Randy is right to point out the decreasing highway death rate, but I think the sources of that decline are elusive at best. Yes, the cars are better, computers have aided in making them so, but as he says in his last paragraph, the big question is why we as a society continue to put up with the highway carnage. A simple answer would be that it’s a cost we are willing to pay to keep our personal automotive freedoms. I think most people cringe when they hear about federal or state regulation–meaning “graduated licensing, higher driving ages, and improved driver training.” And they will cook up a hundred reasons to keep those things from happening.

    Regarding government intervention in tobacco: There has been much progress but there is still a large group of hardcore smokers who will not quit despite every move to outlaw smoking and every bit of evidence that smoking kills. I sincerely hope that the teenage drunks and deliberately reckless drivers are not in a similar unmovable category.

    Maybe Travis is right: offer kids an interesting way to improve their skills, and just maybe they will snap it up. The carrot versus the stick.

    Dr. Panayoti suggests a really good idea, one which I thought of while I was writing the post but didn’t pursue. If our editor hasn’t had too much of this subject, I would like to follow up (using my “exemplary research skills,” naturally) and see what age groups are really most responsible. Something I saw recently said the teens were ahead of the codgers, but let’s have more data.

  8. Mr. Goods, it would be interesting to know the breakdown of accidents caused by young drivers such as the inarticulate young drivers who skewered you for your question in an earlier topic and the numbers of us old fogies who cause accidents. Mayhaps you can devote your exemplary research skills to find an answer for us?? I am predicting that many of us will be surprised with your results. I also suspect that once those results are known that the focus will shift from the younger drivers to us “more experienced” drivers. What say you??

  9. I had an interesting conversation with a NHTSA official a few years ago. Since NHTSA has funded quite a bit of research on stability systems with my company, I was discussing the lack of push for standard antilock braking systems and the potential benefit from new requirements that all vehicles in the US have stability systems by 2012. (Which also requires full 4-channel ABS.) The official cited some interesting research that showed that many drivers became overconfident of their vehicle stopping distance with ABS and that lead to an increase in tailgating and rear-enders. Of course, I was interested in finding out why NHTSA had so strongly recommended mandating stability systems, and although he felt it would also encourage overconfidence, NHTSA’s research showed that stability systems would reduce accidents so much that the overconfidence issue would not be a factor.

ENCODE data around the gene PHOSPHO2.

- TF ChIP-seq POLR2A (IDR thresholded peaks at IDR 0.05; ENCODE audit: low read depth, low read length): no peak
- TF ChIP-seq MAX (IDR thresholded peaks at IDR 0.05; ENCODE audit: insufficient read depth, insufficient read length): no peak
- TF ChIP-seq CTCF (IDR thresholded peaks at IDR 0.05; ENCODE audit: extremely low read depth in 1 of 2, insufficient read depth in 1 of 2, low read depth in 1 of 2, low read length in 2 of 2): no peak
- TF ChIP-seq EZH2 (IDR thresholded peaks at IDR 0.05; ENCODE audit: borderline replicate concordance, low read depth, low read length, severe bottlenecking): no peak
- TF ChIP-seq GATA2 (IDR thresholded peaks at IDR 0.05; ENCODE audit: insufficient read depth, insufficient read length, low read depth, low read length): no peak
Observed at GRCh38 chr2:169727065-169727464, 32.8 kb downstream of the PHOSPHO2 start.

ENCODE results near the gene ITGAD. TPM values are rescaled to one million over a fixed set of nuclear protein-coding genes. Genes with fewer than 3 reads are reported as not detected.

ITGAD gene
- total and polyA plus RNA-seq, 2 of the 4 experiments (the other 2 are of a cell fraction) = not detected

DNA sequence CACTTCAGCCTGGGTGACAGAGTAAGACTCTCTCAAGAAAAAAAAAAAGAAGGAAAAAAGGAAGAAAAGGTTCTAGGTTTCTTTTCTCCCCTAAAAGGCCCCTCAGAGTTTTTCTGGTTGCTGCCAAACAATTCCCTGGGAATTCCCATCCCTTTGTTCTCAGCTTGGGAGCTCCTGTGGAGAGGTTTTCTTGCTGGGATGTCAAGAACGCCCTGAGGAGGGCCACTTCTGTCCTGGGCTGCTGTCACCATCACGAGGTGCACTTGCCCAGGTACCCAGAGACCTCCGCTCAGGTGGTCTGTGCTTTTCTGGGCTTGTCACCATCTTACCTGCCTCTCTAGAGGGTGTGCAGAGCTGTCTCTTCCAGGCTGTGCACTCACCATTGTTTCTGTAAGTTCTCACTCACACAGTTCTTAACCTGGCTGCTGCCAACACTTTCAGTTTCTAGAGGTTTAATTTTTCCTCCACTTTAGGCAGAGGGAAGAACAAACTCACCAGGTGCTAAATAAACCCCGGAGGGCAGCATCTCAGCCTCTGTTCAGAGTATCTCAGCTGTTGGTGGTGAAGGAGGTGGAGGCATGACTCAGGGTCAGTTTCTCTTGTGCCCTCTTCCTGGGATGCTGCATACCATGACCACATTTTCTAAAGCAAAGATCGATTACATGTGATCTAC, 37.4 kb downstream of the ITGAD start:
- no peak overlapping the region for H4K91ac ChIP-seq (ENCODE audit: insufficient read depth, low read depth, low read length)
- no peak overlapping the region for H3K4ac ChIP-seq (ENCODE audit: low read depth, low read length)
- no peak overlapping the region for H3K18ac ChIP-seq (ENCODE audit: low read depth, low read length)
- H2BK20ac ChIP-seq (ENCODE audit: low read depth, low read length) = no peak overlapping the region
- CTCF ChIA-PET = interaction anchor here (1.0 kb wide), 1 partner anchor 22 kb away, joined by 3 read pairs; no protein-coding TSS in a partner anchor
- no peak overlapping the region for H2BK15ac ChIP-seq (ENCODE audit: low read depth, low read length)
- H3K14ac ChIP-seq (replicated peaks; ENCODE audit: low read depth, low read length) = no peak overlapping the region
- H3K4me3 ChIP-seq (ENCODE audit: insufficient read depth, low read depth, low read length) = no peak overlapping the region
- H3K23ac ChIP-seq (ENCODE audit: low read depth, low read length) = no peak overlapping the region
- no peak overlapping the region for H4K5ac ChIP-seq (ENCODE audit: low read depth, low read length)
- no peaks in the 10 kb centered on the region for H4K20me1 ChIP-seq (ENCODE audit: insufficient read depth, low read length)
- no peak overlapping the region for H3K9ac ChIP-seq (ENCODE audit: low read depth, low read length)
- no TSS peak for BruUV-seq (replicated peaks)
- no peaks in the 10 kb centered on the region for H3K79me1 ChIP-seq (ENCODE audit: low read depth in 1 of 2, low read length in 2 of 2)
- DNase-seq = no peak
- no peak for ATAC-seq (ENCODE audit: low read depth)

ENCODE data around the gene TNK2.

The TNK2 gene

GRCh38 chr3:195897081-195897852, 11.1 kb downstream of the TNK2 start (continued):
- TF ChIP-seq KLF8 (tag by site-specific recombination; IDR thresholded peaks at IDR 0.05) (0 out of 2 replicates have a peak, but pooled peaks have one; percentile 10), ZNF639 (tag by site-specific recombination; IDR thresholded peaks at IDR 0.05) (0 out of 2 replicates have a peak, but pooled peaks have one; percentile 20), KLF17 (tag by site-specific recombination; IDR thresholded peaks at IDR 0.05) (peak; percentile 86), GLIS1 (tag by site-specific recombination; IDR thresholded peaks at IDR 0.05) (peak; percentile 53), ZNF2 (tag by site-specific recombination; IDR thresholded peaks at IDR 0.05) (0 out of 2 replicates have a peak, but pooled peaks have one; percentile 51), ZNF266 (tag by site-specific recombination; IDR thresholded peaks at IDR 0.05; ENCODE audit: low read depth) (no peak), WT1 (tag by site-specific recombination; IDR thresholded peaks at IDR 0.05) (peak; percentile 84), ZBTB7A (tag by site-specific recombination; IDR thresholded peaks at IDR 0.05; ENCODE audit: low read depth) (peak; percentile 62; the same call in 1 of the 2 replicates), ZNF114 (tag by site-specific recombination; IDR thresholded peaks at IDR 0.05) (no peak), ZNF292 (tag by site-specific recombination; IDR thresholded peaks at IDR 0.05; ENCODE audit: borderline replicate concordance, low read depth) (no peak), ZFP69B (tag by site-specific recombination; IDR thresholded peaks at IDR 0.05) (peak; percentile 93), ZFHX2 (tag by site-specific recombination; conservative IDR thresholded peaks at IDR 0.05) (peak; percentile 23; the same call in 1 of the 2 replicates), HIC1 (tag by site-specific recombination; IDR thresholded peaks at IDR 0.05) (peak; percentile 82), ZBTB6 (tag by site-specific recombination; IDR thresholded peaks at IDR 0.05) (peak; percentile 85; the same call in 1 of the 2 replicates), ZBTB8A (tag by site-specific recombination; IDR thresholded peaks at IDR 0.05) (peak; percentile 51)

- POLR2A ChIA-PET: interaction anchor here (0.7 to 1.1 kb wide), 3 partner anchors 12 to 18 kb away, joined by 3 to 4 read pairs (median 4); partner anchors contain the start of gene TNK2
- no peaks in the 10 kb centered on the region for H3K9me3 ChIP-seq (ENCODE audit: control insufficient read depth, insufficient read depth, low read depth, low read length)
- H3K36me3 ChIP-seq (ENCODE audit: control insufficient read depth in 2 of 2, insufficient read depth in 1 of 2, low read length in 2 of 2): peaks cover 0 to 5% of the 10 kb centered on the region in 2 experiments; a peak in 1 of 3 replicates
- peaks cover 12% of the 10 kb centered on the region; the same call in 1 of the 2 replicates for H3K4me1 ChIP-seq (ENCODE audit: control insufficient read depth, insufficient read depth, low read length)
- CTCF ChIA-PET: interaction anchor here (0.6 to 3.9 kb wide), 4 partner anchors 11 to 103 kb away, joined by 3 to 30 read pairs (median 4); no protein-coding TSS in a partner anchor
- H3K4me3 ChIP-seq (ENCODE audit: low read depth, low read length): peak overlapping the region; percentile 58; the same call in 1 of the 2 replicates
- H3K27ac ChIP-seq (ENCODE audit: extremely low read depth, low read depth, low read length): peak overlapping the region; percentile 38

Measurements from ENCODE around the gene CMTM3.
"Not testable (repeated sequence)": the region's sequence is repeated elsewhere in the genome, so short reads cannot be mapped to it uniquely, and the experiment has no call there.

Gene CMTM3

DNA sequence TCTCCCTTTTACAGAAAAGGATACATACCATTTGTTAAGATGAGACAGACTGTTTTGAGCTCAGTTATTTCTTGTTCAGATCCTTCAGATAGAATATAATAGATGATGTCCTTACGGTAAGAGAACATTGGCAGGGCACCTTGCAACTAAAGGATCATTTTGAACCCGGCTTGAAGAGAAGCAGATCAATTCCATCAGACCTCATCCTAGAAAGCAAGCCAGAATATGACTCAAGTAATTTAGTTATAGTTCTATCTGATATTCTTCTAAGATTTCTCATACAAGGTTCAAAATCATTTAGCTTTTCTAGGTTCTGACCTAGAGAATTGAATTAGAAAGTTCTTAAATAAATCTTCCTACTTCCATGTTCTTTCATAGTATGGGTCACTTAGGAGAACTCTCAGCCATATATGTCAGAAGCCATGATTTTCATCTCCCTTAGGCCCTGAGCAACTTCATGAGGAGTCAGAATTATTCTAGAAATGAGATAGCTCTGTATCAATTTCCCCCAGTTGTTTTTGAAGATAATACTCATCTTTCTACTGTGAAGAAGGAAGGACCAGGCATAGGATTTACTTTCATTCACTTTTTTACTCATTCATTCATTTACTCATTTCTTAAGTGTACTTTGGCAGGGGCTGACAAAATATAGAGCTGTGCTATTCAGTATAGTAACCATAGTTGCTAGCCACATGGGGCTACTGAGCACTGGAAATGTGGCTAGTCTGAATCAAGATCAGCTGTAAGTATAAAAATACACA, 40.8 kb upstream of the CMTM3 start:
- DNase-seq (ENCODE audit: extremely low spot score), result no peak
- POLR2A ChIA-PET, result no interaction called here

At both national and state levels, our legislatures have been steadily addressing “personal rights” versus “public good” on several fronts, but most noticeably on tobacco issues. We’ve also come to recognize that other issues, such as air pollution, chemical pollution, vehicle safety and emissions, and gun control. Since the peak in US traffic deaths in 1979, our country has reduced traffic deaths as a percentage of population by more than half, which is a great achievement.

    I can think of one fundamental change that has happened that should account for this change. That change is the availability of cheap computer power. Before the late 1970’s, vehicle engineering was fairly crude compared to now, and vehicle structures were not engineered to absorb and dissipate large amounts of crash energy. Also, interiors were not as “soft”, seat belts were not widely used, and few vehicles had air bags. The ability to do high quality structural analysis and computer aided engineering, coupled with stronger safety equipment laws have been strongly responsible for this amazing drop in the highway death rate in the US.

    With that said, cars are becoming much safer, but we often see the deaths of belted drivers in airbag equipped cars. Of course, safety systems can only do so much, and a head-on crash with each vehicle going 70mph is almost always fatal. Very often, these fatal crashes are due more to poor driver vehicle control skills and/or risky behavior such as texting or cell phone use, drugs and alcohol, or dangerous driving. In the past few days in the Detroit area we’ve seen two teens killed in a rollover accident (drunk teen driver) and several others injured in reckless driving incidents.

    These are the types of behavior that must be addressed by graduated licensing, higher driving ages, and improved driver training. Of course, we will always have those who ignore the law (the teen drunk that killed two was unlicensed) but I don’t believe that ANYONE can make a case that better driver training won’t help. Educated people are proven to have reduced levels of risky behavior in any way you can measure, including STD’s, smoking, gun violence, domestic violence and criminality.

    The other part of the solution is to limit high risk groups access to cars. Most states outlawed alcohol use by those under 21 because a large part of the population proved they could not handle the responsibility, and we should recognize that this group can also not handle the responsibility of driving safely, due to the disproportionately higher level of accidents compared to the general population.

    The real question is “Why to we put up with hundreds of thousands of injuries and deaths and billions in damage and loss when we can do better?” No matter how good a driver you are, you (or a family member) have about the same chance of being killed in an accident as I do, and we all pay a large penalty in higher taxes, health insurance and auto insurance. Driving is NOT a right, it is a privilege.

  10. Rather than restricting the number of new drivers who get licenses, I think offering kids a performance driving class would be a great help. Don’t make it a requirement, make it affordable, and I bet most new drivers would want to take the class. They’d have fun and become better drivers at the same time.